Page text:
Report on Langila (Papua New Guinea) — September 1993
Bulletin of the Global Volcanism Network, vol. 18, no. 9 (September 1993)
Managing Editor: Edward Venzke.
Langila (Papua New Guinea) Fluctuating ash and vapor emissions
Please cite this report as:
Global Volcanism Program, 1993. Report on Langila (Papua New Guinea) (Venzke, E., ed.). Bulletin of the Global Volcanism Network, 18:9. Smithsonian Institution. https://doi.org/10.5479/si.GVP.BGVN199309-252010
Papua New Guinea
5.525°S, 148.42°E; summit elev. 1330 m
All times are local (unless otherwise noted)
"Activity declined to a low level in June and remained low through July. Crater 2 intermittently released white-grey ash and vapour clouds in small to moderate amounts. The crater was silent throughout the month, as it has been since the end of May (BGVN 18:05). No glow was observed. The number of Vulcanian explosion earthquakes showed a marked decline to 19 in June from 70 in May and 134 in April. Crater 3 continued to occasionally release weak emissions of white vapour. No activity was recorded from Crater 3 in July.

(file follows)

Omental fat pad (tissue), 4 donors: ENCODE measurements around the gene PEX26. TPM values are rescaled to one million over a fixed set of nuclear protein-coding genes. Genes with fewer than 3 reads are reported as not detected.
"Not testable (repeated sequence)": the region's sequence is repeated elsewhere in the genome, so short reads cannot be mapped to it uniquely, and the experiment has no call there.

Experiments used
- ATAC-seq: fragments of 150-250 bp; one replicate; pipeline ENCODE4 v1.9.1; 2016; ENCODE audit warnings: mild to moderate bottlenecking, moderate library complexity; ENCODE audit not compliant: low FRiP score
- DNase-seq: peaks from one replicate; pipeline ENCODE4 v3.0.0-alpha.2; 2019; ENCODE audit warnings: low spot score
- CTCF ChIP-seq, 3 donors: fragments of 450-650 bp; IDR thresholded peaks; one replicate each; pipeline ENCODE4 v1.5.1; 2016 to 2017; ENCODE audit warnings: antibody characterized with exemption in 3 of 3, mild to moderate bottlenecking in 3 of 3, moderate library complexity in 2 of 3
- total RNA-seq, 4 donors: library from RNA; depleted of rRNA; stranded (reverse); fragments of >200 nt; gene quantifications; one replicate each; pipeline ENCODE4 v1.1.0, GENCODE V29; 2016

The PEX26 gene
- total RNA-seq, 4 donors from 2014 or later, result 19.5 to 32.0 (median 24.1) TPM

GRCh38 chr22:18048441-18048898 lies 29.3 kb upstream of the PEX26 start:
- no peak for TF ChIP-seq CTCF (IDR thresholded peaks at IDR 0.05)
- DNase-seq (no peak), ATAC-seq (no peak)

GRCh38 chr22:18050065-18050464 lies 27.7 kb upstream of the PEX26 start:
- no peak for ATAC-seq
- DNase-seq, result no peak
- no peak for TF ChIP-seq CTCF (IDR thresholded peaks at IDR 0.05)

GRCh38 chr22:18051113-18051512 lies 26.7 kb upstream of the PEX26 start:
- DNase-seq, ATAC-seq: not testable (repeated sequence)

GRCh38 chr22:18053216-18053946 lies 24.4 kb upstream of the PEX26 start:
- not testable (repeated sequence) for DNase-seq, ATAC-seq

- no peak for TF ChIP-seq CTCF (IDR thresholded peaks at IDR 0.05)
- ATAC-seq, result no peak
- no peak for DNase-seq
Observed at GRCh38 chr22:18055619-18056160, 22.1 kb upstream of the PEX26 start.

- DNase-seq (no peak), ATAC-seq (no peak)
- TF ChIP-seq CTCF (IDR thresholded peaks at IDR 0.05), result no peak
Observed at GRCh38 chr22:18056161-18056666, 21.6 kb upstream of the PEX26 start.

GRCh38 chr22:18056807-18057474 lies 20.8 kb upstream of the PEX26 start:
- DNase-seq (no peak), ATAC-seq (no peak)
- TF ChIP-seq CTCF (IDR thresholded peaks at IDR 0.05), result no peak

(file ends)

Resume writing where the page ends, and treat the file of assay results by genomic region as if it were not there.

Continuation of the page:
"Langila's activity increased slightly in August. Crater 2 released white-grey vapour and ash for most of the month. Explosions producing ash falls in inhabited areas were recorded on 6, 8, 20, and 25-26 July. Crater 3 emissions consisted of weak blue vapour.
"Activity appeared to decline in September. Crater 2 emitted weak to moderate amounts of vapour and ash. On a few occasions, falls of ash took place in inhabited areas about 10 km downwind from the vent. Activity at Crater 3 continued at a low level with weak emissions of white and blue vapours. Seismicity was low throughout the month."
Geological Summary. Langila, one of the most active volcanoes of New Britain, consists of a group of four small overlapping composite basaltic-andesitic cones on the lower E flank of the extinct Talawe volcano in the Cape Gloucester area of NW New Britain. A rectangular, 2.5-km-long crater is breached widely to the SE; Langila was constructed NE of the breached crater of Talawe. An extensive lava field reaches the coast on the N and NE sides of Langila. Frequent mild-to-moderate explosive eruptions, sometimes accompanied by lava flows, have been recorded since the 19th century from three active craters at the summit. The youngest and smallest crater (no. 3 crater) was formed in 1960 and has a diameter of 150 m.
Information Contacts: C. McKee, N. Lauer, L. Sipison, B. Talai, R. Stewart, and D. Lolok, RVO.